Some  California students will be getting a bit more dreaming. The state has  mandated that middle schools start at 8am and high schools start a  half-hour later at 8:30am so the kids (at least theoretically) get more  sleep. This first-in-the-nation law is sure to disrupt households in  which school and work schedules are carefully aligned. But it is based  on Academy of Pediatrics guidance that teenagers should get between 8.5  and 9.5 hours of sleep “to function at their best.” (L.A. Times)

Drug giants near opioid deal

Three  major drug companies and two manufacturers may have agreed on a  framework for a nearly $50 billion settlement over the opioid crisis.  Amerisource Bergen, Cardinal Health and McKesson Corporation, along with  Johnson & Johnson and Teva would in turn be released from over  2,300 lawsuits if a settlement is reached. The cases allege that drug  companies’ aggressive marketing and poor oversight played a key role in  addiction to prescription painkillers. (The New York Times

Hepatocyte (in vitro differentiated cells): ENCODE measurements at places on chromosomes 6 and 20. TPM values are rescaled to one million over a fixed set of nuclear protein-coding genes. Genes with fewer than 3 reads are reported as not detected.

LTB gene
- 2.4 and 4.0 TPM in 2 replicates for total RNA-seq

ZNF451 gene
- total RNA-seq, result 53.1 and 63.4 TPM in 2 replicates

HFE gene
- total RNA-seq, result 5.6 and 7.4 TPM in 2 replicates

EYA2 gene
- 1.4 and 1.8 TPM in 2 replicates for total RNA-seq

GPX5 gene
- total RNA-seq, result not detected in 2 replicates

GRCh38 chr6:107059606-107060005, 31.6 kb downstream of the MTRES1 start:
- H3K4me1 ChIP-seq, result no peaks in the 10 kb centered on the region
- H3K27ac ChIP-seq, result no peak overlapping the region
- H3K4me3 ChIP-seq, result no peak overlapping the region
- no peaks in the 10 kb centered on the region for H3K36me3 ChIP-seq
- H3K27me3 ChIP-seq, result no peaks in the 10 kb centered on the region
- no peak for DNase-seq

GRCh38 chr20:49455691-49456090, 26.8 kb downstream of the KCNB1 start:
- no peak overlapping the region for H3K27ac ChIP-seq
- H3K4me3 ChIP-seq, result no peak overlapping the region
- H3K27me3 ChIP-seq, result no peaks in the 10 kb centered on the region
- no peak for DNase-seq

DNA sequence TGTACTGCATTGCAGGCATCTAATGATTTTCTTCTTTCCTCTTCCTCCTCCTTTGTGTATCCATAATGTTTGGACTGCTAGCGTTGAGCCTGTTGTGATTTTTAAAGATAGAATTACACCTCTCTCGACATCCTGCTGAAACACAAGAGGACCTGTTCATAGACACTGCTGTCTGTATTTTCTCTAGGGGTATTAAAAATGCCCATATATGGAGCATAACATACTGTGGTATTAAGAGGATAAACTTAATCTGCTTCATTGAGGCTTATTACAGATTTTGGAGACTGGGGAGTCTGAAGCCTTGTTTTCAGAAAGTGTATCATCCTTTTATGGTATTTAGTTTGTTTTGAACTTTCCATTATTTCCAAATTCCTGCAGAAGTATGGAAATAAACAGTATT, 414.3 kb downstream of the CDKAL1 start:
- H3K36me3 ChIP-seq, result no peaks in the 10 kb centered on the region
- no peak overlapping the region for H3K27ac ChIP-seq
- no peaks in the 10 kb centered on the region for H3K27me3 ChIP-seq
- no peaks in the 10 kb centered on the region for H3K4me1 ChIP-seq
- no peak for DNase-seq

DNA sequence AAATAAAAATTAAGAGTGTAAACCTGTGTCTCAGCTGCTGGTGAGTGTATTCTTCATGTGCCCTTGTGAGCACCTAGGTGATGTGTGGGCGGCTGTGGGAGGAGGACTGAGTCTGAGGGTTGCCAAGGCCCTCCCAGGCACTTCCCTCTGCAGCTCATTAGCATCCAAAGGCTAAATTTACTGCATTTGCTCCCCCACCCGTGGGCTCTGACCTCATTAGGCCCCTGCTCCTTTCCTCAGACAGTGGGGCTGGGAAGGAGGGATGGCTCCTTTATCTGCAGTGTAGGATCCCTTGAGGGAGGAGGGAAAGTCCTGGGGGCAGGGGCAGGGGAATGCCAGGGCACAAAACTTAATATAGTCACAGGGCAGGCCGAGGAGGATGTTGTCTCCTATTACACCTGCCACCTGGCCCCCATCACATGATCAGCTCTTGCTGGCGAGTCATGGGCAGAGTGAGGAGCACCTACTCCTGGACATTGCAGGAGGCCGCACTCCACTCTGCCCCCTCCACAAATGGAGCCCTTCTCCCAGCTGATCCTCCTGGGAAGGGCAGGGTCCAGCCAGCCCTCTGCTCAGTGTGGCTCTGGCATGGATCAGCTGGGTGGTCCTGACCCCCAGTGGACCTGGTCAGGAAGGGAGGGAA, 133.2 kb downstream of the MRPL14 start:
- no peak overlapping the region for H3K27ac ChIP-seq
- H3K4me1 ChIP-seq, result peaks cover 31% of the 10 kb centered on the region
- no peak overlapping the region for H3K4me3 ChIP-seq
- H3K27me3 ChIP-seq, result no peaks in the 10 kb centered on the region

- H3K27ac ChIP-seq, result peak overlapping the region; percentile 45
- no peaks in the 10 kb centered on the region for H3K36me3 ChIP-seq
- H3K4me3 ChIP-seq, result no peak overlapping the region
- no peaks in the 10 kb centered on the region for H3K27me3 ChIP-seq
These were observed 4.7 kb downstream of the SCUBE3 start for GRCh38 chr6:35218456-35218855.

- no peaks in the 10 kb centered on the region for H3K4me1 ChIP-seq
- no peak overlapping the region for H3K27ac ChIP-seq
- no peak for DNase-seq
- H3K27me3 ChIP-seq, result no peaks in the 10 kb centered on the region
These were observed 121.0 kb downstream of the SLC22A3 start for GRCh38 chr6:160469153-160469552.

World Series 2019

The  Houston Astros and the Washington Nationals are eyeing the title of  World Series champs, with Game 1 starting tonight at 8pm on Fox live  from Minute Maid Park. While the Astros won back in 2017, this is the  Nationals’ first World Series in franchise history. (CBS Sports)

Tuesday Returns With:

  • Caps Locks Day
  • International Stuttering Awareness Day
  • Kof Awareness Day
  • Make A Dog’s Day Day
  • National Color Day
  • National Nut Day
  • Simchat Torah
  • Smart is Cool Day